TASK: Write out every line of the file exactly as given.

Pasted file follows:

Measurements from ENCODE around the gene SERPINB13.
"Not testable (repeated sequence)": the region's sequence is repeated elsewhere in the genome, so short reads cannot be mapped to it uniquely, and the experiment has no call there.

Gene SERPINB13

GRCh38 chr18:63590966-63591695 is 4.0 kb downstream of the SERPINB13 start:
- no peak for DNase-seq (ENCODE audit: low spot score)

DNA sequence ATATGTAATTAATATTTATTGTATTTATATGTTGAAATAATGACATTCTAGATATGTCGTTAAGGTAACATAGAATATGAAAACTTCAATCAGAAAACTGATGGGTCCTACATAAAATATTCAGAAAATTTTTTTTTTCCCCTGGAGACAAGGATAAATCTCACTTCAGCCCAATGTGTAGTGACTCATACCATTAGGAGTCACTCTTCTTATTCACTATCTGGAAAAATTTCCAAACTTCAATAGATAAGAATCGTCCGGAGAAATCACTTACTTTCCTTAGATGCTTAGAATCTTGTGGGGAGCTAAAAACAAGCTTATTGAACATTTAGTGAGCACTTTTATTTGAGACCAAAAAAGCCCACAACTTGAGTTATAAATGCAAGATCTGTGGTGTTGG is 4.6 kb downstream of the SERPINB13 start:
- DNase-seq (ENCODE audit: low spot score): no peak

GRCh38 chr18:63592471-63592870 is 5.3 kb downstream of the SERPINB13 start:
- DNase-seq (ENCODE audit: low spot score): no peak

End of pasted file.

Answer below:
Measurements from ENCODE around the gene SERPINB13.
"Not testable (repeated sequence)": the region's sequence is repeated elsewhere in the genome, so short reads cannot be mapped to it uniquely, and the experiment has no call there.

Gene SERPINB13

GRCh38 chr18:63590966-63591695 is 4.0 kb downstream of the SERPINB13 start:
- no peak for DNase-seq (ENCODE audit: low spot score)

DNA sequence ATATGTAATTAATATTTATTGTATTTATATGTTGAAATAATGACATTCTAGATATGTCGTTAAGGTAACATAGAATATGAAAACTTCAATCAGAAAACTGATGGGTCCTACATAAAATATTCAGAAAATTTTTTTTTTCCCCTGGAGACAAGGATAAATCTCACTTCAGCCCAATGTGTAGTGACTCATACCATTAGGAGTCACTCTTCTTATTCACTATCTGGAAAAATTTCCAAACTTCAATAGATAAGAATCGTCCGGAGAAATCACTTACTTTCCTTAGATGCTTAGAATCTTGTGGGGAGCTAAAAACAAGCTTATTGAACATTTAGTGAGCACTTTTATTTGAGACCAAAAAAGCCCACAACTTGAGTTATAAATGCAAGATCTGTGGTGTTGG is 4.6 kb downstream of the SERPINB13 start:
- DNase-seq (ENCODE audit: low spot score): no peak

GRCh38 chr18:63592471-63592870 is 5.3 kb downstream of the SERPINB13 start:
- DNase-seq (ENCODE audit: low spot score): no peak